In choosing a leadership style, leaders cannot avoid facing another issue: what kind of organizations are we to have in our society? Organizations, after all, are made up of people whose leadership style will determine the psychological climate of the total organization. Repressive leaders make repressive organizations.
What kind of leadership style is required so all members of the organization feel their needs are respected? It is inconsistent with the philosophy of leadership advocated in this book that an organization exists solely for the realization of the needs and goals of its leaders. So leaders must find ways to enlist the participation of group members in making decisions that will result in mutual need satisfaction of management and employees, leaders and group members.
Do you want to be in an organization that is flexible enough to adapt to changing conditions? If organizations are going to survive and prosper they must have this flexibility. Problems should not be solved nor decisions made on the time-honored basis of who has the most authority, but rather on the basis of the creative resources of all members who have data relevant to the problem.
Organizations will have difficulty surviving if they rely exclusively on management methods based on workers’ fear of losing their jobs or being deprived of their basic needs. That is why in the last 60 years we have witnessed the start of a revolution—call it the human relations revolution.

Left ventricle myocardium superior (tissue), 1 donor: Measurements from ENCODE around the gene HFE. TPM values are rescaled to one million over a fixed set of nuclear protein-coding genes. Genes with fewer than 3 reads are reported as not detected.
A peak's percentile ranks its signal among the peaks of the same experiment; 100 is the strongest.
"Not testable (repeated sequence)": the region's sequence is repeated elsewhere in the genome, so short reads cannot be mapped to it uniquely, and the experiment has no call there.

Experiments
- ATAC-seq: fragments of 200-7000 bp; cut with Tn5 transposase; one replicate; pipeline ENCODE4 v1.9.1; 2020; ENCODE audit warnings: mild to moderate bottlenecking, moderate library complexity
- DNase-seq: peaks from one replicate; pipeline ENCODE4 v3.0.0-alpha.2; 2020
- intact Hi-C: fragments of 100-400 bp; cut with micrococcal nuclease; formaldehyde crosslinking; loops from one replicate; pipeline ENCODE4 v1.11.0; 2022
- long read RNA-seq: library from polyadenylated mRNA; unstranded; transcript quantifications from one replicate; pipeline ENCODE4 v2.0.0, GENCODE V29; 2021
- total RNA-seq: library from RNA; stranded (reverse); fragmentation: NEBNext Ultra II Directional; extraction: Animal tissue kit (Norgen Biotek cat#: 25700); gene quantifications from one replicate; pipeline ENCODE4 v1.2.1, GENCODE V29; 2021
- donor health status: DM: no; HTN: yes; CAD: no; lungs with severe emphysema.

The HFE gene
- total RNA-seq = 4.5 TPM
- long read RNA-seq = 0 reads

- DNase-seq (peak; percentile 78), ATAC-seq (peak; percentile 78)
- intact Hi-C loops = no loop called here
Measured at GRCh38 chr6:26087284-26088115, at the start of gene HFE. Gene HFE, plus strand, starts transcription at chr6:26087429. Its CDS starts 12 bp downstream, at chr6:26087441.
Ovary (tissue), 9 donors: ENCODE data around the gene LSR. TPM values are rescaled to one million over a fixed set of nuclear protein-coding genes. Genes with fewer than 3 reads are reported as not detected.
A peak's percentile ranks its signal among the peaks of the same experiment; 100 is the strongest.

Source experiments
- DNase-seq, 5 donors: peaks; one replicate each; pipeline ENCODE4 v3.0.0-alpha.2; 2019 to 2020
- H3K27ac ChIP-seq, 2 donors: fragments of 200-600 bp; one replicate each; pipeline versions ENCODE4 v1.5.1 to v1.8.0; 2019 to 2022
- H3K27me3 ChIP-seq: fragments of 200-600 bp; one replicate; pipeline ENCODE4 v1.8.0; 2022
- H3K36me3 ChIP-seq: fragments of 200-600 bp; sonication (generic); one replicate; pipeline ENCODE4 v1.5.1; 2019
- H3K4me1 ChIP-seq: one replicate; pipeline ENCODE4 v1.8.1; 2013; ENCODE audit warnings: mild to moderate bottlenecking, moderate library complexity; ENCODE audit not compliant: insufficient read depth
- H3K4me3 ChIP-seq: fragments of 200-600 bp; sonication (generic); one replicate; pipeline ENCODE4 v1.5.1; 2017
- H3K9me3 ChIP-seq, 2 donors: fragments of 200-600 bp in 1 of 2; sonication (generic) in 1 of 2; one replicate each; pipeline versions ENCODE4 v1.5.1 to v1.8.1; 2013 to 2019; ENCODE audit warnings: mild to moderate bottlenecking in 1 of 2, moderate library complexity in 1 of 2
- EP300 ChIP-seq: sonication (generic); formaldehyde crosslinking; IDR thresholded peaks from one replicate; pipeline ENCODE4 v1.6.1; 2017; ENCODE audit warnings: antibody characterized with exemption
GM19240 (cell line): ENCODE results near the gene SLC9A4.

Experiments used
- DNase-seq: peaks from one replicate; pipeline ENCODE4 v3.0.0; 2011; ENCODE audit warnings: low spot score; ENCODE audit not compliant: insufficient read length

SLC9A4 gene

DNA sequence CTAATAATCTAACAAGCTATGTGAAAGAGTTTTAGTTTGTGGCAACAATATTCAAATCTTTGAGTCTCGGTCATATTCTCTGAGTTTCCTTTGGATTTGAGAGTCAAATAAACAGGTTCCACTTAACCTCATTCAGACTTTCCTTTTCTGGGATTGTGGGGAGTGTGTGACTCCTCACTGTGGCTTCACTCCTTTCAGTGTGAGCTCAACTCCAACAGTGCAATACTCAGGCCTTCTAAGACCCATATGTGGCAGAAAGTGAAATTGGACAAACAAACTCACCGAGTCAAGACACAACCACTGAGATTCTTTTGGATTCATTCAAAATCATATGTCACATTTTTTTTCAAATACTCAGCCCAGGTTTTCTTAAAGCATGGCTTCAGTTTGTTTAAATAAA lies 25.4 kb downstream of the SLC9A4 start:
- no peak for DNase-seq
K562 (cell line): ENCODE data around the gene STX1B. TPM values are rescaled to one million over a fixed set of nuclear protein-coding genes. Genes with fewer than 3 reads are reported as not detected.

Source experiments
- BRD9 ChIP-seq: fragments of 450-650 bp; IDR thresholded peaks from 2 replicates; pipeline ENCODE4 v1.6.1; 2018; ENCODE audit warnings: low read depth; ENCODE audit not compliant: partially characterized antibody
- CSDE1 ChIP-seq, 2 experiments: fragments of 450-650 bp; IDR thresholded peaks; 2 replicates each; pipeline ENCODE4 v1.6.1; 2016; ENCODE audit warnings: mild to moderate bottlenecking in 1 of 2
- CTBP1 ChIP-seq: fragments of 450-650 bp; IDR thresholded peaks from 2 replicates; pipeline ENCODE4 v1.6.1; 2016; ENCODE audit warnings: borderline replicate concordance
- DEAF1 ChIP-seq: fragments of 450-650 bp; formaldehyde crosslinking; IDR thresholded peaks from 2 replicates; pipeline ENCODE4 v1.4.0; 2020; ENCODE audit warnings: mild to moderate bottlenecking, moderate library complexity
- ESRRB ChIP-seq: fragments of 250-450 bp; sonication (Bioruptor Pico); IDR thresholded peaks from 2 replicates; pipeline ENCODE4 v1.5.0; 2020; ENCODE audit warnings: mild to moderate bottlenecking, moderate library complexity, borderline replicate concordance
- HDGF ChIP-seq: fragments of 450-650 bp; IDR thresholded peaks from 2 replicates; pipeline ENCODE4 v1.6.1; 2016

Millions of dollars are being spent by organizations in the search for new patterns of supervision, new management practices, new styles of leadership. It may be that to survive in a democratic society, organizations must discover ways of operating democratically. James Worthy, a former industrial relations executive with Sears, Roebuck, expressed this same idea persuasively some years ago:
If we are concerned with the preservation of “free enterprise” in America and freedom in the world, we must strengthen its principles more effectively to the internal organization and administration of our own business…First of all, the system must continue to work effectively. It cannot do that for long unless it does a better job of tapping the creative resources, ability, and productivity of its individual members.
The leadership philosophy and methods described in this book seem singularly right for reaching Worthy’s objective.